Why I hate XML, and Ant's use of it in particular

I was googling around for examples of how to sign a JAR file in Ant using the signjar task and came across this monstrosity - 217 lines of turgid XML. How anyone can say Ant is an improvement over make is a mystery to me, and how anyone could ever think that XML is fit for consumption by humans is an even bigger mystery. XML is food for machines, not people. I sincerely hope that the current fad for doing everything in XML (and we have some examples close to home) is going to an early grave.

What I'm actually trying to do is to deploy an application via WebStart from within NetBeans - I've loaded up the NetBeans WebStart module but it really doesn't cut the mustard yet, it doesn't support JAR signing, it hard-codes the name of the JNLP file and it assumes you want a WAR file building. Here's hoping they make the necessary improvements in short order.

Categories : Java, Tech

Language wars are so boring

I've just read James Gosling's post on how he got flamed for daring to say that scripting languages aren't a panacea. Whereas the old language crusades used to be fought between the various "compiled languages" it seems the new jihad is between "compiled" and "dynamic" languages. The arguments are much the same, and are just as tedious as they rely on religious fervour rather than pragmatism and common sense.

As James points out there's a huge continuum of both problem spaces and languages that can be used to address them, the trick is to pick the right tool for the job at hand. The point that most of the participants in language wars miss is that in most cases the choice of language should be secondary, the most important deciding factor should be what tools and libraries are available for the language and how closely they address the problem domain. Syntax just isn't that important - I care far less about having to declare types for my variables than I do about having to write a thousands of lines of code that could more properly be replaced with a library function. I also quite like having the dangerous and tedious bits of programming taken care of, such as memory management - an area where dynamic languages and garbage collecting languages such as Java have a clear edge over more traditional choices such as C - however in some circumstances C is still the right choice, when other factors (e.g. predictability or outright speed) are more important.

The day job for the last 18 months has been nearly 100% Perl and heavily regexp based as well as requiring access to MySQL, LDAP and a load of other network-based stuff. At one point I rewrote some of the Perl regexp code in Java. It was easy to do, thanks to Java's good regexp library. Sure it was a bit more wordy, but it worked just fine. That's the point - the power of both Perl an Java isn't really the core language, it's the ecosystem in which they exist - in Perl's case the unspoken hero is CPAN, in Java's case it's the extensive class library that it comes with, along with the vast range of freely available external class libraries. Choosing a language based purely on whether it is "static" or "dynamic" makes about as much sense as choosing a car based on the paint colour - sure it's important, but it's not the most important factor.

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Categories : Java, Tech, Perl

Tessa Jowell puts her foot in her mouth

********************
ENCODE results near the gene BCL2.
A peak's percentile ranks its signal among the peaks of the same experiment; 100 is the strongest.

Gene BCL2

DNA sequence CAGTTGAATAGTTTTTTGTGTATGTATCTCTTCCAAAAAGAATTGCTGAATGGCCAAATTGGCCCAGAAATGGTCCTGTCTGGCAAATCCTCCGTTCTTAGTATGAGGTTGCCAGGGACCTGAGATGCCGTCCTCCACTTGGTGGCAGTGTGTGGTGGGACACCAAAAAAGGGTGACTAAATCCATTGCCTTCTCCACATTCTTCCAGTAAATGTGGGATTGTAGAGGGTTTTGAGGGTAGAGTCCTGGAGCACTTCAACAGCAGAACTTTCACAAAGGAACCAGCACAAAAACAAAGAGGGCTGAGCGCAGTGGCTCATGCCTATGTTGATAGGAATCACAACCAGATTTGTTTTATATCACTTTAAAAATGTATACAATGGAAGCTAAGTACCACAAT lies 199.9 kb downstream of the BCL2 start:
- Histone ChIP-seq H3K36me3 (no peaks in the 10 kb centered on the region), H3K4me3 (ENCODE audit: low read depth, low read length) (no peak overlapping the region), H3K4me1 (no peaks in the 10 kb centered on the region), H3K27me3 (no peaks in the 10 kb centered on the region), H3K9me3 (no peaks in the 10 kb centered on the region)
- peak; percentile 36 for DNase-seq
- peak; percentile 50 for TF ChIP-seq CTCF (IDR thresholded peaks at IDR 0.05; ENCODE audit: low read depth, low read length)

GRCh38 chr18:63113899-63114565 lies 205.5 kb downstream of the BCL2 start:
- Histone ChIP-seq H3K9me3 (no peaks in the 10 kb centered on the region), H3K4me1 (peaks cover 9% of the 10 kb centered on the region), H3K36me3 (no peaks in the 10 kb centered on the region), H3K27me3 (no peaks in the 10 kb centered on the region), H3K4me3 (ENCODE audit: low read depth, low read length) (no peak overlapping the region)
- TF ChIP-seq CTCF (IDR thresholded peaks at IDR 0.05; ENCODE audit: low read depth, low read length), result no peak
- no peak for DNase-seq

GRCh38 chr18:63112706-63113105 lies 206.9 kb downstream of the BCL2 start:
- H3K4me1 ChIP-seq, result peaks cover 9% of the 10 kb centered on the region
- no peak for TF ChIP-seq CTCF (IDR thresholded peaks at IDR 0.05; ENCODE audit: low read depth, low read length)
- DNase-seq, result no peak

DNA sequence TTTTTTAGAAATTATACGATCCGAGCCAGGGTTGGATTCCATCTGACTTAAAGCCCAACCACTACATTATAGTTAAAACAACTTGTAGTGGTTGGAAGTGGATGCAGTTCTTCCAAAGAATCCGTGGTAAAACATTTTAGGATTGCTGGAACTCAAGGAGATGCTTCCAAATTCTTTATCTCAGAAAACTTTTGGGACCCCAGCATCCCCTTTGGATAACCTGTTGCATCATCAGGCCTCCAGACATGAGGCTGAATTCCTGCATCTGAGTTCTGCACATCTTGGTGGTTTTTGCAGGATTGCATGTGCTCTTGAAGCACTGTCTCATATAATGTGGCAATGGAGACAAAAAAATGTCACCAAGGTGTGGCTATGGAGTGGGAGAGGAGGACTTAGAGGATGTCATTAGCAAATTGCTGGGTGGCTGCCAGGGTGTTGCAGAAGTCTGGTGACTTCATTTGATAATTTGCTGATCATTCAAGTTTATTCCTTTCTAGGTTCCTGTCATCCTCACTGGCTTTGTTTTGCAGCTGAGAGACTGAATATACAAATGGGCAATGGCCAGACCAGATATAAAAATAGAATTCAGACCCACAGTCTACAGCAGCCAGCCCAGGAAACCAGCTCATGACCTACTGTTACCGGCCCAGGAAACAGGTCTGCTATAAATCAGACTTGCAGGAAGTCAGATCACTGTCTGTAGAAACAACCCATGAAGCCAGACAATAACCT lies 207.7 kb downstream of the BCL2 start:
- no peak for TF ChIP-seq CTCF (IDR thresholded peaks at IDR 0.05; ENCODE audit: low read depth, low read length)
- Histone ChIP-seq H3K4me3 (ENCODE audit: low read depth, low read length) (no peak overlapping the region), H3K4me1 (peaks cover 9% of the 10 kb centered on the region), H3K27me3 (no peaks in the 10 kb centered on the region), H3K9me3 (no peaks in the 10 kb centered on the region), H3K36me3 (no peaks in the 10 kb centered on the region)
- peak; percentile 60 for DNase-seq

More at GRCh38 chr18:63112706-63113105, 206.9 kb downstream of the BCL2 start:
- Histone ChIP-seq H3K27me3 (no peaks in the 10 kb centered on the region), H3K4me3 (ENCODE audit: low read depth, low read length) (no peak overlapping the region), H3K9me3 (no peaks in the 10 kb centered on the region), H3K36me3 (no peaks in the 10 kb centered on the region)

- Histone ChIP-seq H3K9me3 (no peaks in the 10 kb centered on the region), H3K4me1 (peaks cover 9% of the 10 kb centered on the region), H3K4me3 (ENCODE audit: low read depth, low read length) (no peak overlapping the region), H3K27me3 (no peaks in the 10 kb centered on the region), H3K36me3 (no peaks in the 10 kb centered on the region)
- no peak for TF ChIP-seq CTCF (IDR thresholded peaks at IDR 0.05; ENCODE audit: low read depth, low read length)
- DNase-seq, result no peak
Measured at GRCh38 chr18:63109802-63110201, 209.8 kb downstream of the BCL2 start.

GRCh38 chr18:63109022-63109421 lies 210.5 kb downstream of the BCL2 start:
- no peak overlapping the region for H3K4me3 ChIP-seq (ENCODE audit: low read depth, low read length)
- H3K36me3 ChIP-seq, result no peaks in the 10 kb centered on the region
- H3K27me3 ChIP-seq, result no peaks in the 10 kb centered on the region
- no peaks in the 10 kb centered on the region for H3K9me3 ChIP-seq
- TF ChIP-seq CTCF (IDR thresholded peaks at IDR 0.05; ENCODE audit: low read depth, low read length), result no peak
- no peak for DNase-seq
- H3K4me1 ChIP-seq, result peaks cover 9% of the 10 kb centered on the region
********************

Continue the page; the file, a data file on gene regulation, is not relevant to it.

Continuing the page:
Ms Tessa Jowell, the UK's "Culture Secretary" has recently been embroiled in a scandal in which her (now separated-from) husband David Mills received a £344,000 "present" from the less-than squeaky clean Prime Minister of Italy, Silvio Berlusconi for being "helpful" in a corruption court case that Berlusconi is implicated in. The money was subsequently used to pay off the Jowell's mortgage, and of course the fragrant Tessa didn't think to ask where the wedge had come from - I mean you wouldn't, would you?

Just to round things out nicely it appears that she has broken an ill-advised law that she herself was responsible for introducing. A while back had a new licensing and entertainment law passed, which in addition to making 24-hour binge drinking legal also changed the way licenses for public entertainment are granted. It's the entertainment part that she fell foul of. According to The Guardian:

The beleaguered culture secretary fell foul of regulations under the Licensing Act (2003) when she led an apparently innocent singsong to mark International Women's Day on March 8. ... Though the terms of the act require a licence for any musical performance in a Royal Park, Ms Jowell did not have one when she lead a rendition of The Truth Is Marching On in front of a statue of suffragette Emmeline Pankhurst in Victoria Tower Gardens Royal Park near the Houses of Parliament. ... Westminster city council's cabinet member for licensing, Audrey Lewis, confirmed that Ms Jowell and her fellow singers had breached the law, but said no prosecution was likely for this first offence.

This cretinous piece of legislation affects me personally as it means it is much more difficult to perform in public, either in a venue or busking, and it amuses me no end to see the person responsible fall foul of it. It amuses me even more to think that any member of the present Labour cabinet has the gall to sing "The Truth Is Marching On" in public. Hardly a week goes by without another revelation coming out about how they have their snouts in the trough. I thought the Conservatives were pretty bad at the end of their reign, but it seems that "New Labour" are hell-bent on outstripping them in the sleaze, cronyism and corruption stakes. I thought that there was sufficient evidence stacked up against them at the last election for them not to be re-elected, but I guess I'll have to wait until the next time round to see the back of them.

Categories : Personal